Northern Ireland's polio survivors to share their stories on 60th anniversary of Belfast outbreak

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(L-R) District Governor Rotary Ireland Garth Arnold; Polio survivor Eddie McCrory; President of Rotary Belfast Rosemary Simpson

By Simon Hunter

It's 60 years since the outbreak of polio in Northern Ireland.

The Belfast epidemic was the biggest in the country, and one of the last, just as a vaccine was becoming available.

The Rotary club of Belfast, together with those from around the world, has been working to support the eradication of the disease, with a focus on advocacy, fundraising, volunteer recruitment and awareness building.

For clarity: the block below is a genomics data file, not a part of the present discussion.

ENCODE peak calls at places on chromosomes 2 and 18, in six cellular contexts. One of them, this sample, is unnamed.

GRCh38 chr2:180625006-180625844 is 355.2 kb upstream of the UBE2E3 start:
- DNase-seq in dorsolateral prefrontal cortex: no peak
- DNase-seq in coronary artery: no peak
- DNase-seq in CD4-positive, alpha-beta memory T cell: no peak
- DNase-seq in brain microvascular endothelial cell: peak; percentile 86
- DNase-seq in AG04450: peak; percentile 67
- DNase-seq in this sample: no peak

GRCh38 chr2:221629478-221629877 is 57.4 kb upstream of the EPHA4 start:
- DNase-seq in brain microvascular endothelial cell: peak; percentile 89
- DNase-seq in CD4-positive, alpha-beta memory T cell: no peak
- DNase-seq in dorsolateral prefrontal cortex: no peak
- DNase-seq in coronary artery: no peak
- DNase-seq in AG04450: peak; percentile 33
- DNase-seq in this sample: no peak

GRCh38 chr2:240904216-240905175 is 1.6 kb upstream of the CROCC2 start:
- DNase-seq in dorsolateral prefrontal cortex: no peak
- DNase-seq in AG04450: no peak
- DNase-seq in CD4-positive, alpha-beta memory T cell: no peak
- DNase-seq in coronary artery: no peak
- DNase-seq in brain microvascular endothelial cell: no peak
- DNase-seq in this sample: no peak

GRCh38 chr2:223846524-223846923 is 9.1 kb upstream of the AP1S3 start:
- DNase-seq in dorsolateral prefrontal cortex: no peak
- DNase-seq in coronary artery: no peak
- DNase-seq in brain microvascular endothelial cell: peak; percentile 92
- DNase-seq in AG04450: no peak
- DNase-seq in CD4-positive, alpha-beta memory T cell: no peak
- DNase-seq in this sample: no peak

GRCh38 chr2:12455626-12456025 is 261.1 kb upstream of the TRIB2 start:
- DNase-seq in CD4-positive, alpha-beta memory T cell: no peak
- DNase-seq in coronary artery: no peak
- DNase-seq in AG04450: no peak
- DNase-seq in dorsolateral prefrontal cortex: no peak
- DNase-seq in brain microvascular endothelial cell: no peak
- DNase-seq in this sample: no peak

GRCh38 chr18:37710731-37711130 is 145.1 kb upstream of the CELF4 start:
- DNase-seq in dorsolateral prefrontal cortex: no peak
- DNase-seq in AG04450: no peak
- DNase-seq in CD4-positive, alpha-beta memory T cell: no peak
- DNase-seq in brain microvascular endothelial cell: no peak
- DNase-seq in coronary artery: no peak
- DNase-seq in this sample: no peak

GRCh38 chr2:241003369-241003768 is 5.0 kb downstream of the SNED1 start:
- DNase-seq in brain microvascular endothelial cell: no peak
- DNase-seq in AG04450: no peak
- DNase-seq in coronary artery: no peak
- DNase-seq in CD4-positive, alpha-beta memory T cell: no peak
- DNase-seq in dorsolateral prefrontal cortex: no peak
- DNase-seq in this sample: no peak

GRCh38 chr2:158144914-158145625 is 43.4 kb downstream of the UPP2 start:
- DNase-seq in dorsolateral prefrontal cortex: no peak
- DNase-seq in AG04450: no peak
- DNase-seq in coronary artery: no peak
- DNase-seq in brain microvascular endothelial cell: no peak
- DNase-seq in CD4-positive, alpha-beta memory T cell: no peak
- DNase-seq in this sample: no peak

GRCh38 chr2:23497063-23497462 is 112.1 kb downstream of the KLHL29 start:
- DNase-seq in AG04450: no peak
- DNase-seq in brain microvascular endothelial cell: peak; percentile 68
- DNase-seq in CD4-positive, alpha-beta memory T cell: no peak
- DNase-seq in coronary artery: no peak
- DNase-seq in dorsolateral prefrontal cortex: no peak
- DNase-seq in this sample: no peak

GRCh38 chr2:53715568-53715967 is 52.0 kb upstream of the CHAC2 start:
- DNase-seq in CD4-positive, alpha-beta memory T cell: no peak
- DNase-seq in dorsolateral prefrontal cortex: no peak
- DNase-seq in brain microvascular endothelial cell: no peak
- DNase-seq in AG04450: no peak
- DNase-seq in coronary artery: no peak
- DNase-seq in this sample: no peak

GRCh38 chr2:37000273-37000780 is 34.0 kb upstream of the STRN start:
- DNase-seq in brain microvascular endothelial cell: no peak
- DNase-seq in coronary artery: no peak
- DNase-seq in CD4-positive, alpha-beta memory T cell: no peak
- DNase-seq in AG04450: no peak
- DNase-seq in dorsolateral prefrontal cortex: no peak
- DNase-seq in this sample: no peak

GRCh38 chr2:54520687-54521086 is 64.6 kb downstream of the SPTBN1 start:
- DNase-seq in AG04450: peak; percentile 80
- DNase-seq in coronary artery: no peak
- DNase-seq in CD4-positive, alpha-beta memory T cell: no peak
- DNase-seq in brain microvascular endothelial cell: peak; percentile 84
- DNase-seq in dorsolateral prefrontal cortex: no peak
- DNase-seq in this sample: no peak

297 contracted it in the city in 1957, including 5 year-old Eddie McCrory.

He and Rotary Belfast President Rosemary Simpson are encouraging survivors to come to a special event at Belfast Castle on the morning of Tuesday 5 December, co-hosted by the 'One Last Push Campaign.'

They spoke to Q Radio's Simon Hunter to tell their stories, and the story of the fight, as polio nears extinction across the globe.

To tell your story – and to register your interest in the event, you can call 0207 544 3602 or email You can also show your support by visiting and clicking ‘join now’. To donate to Rotary and help end polio, visit


Rosemary Simpson & Eddie McCrory with Simon Hunter

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